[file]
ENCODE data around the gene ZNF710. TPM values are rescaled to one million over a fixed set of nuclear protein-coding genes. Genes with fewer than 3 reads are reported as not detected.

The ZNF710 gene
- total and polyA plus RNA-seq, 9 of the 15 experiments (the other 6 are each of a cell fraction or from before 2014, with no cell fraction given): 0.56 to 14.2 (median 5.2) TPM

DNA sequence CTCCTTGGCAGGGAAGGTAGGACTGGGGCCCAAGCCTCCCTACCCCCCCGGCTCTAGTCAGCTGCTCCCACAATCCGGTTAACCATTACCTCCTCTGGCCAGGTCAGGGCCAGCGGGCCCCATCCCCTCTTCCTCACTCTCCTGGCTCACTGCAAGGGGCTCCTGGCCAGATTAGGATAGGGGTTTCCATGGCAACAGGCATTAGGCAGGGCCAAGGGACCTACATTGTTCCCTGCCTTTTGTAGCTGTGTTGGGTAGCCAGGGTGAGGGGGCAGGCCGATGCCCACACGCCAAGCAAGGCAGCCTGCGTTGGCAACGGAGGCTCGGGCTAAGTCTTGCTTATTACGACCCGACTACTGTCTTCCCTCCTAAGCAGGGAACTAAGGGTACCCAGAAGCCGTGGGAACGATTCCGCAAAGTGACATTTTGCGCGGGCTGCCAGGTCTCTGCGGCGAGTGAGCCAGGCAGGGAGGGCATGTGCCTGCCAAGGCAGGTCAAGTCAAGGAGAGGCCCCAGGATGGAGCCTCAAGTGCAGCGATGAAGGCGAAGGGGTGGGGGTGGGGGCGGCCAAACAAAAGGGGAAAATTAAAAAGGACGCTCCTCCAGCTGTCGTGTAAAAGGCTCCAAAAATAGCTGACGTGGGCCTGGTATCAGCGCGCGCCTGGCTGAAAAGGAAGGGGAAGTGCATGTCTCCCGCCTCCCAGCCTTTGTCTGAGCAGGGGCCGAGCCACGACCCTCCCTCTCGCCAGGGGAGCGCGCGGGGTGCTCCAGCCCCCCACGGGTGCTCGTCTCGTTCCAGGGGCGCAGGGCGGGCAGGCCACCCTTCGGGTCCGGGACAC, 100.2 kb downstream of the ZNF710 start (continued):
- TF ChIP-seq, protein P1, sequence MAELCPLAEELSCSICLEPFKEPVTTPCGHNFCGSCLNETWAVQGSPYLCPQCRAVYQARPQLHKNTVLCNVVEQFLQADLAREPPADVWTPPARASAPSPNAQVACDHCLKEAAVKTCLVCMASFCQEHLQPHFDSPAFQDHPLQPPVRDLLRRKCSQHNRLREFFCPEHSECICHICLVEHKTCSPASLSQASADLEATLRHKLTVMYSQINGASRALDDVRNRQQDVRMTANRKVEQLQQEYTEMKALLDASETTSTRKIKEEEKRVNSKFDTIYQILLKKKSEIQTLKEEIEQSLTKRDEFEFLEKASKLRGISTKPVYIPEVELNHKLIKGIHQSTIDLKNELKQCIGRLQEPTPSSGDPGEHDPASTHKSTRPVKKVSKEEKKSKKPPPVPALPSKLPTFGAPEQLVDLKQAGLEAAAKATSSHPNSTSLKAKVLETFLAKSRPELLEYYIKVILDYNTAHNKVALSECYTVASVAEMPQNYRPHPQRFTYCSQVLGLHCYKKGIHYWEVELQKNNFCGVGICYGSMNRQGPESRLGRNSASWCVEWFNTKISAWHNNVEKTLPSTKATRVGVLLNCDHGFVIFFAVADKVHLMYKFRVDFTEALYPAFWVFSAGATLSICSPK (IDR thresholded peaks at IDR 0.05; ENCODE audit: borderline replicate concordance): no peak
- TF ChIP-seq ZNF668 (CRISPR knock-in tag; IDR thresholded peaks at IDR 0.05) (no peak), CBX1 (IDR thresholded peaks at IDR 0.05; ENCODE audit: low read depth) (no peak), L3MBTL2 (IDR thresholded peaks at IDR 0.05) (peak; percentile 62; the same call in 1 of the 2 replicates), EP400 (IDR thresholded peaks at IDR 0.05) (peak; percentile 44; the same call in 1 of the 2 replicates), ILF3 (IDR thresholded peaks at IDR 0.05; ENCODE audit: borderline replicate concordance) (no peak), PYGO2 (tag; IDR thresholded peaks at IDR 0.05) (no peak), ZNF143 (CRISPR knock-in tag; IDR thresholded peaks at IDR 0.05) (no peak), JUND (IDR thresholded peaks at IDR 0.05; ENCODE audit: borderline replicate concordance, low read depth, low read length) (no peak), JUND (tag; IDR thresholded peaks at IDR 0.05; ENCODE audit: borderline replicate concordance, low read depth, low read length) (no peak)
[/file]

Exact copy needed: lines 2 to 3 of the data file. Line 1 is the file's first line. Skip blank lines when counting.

The ZNF710 gene
- total and polyA plus RNA-seq, 9 of the 15 experiments (the other 6 are each of a cell fraction or from before 2014, with no cell fraction given): 0.56 to 14.2 (median 5.2) TPM